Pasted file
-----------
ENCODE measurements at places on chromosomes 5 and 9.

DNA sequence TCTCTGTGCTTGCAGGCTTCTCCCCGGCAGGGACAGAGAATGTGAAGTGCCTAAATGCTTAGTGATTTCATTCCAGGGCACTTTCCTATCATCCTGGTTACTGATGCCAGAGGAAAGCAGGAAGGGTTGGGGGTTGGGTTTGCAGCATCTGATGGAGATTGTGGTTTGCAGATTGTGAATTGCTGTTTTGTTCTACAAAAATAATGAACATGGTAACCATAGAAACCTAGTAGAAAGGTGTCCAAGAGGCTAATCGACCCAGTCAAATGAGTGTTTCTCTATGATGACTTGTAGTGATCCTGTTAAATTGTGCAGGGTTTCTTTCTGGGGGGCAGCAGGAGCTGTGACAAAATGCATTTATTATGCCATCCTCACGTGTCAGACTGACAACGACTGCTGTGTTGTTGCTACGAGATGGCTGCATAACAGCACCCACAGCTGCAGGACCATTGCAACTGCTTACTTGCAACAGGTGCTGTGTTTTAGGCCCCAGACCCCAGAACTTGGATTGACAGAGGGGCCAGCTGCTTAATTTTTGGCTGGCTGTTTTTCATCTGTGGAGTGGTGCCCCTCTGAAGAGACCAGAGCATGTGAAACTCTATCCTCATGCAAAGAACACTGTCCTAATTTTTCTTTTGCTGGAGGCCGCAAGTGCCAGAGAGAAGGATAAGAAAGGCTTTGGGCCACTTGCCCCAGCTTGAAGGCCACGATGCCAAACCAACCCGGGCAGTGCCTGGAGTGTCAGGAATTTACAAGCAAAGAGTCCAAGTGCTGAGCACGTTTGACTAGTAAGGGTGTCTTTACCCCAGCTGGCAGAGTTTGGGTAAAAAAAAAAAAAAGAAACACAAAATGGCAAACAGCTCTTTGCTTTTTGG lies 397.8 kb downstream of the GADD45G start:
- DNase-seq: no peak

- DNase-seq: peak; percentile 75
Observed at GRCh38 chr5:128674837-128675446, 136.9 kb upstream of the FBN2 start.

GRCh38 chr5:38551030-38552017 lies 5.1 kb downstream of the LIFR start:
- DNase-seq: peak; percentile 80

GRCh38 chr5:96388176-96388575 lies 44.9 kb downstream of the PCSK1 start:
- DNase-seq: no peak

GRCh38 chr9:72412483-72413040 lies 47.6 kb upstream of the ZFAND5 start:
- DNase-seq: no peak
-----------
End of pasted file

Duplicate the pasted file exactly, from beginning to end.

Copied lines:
ENCODE measurements at places on chromosomes 5 and 9.

DNA sequence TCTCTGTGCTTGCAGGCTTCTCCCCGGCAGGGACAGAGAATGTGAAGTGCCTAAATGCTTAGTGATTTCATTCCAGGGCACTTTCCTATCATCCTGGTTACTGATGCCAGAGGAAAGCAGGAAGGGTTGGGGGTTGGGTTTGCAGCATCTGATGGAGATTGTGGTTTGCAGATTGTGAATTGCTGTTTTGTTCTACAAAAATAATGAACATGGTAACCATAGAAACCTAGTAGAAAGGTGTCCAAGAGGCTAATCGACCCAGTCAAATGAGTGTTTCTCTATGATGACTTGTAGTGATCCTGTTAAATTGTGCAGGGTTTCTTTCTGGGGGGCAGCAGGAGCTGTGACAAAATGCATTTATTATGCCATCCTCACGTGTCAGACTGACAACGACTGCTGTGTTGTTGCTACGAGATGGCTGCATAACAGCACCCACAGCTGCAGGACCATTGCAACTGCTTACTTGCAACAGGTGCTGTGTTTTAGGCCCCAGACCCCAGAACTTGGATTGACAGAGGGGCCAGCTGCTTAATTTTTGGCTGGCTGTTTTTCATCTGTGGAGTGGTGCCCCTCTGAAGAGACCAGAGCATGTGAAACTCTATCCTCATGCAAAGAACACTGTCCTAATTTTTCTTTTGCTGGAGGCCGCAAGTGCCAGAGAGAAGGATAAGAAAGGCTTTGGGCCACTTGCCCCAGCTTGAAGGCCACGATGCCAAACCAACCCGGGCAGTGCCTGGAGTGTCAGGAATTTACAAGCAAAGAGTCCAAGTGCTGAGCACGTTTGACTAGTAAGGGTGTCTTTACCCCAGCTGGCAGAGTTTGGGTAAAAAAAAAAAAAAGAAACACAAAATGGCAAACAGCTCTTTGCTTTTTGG lies 397.8 kb downstream of the GADD45G start:
- DNase-seq: no peak

- DNase-seq: peak; percentile 75
Observed at GRCh38 chr5:128674837-128675446, 136.9 kb upstream of the FBN2 start.

GRCh38 chr5:38551030-38552017 lies 5.1 kb downstream of the LIFR start:
- DNase-seq: peak; percentile 80

GRCh38 chr5:96388176-96388575 lies 44.9 kb downstream of the PCSK1 start:
- DNase-seq: no peak

GRCh38 chr9:72412483-72413040 lies 47.6 kb upstream of the ZFAND5 start:
- DNase-seq: no peak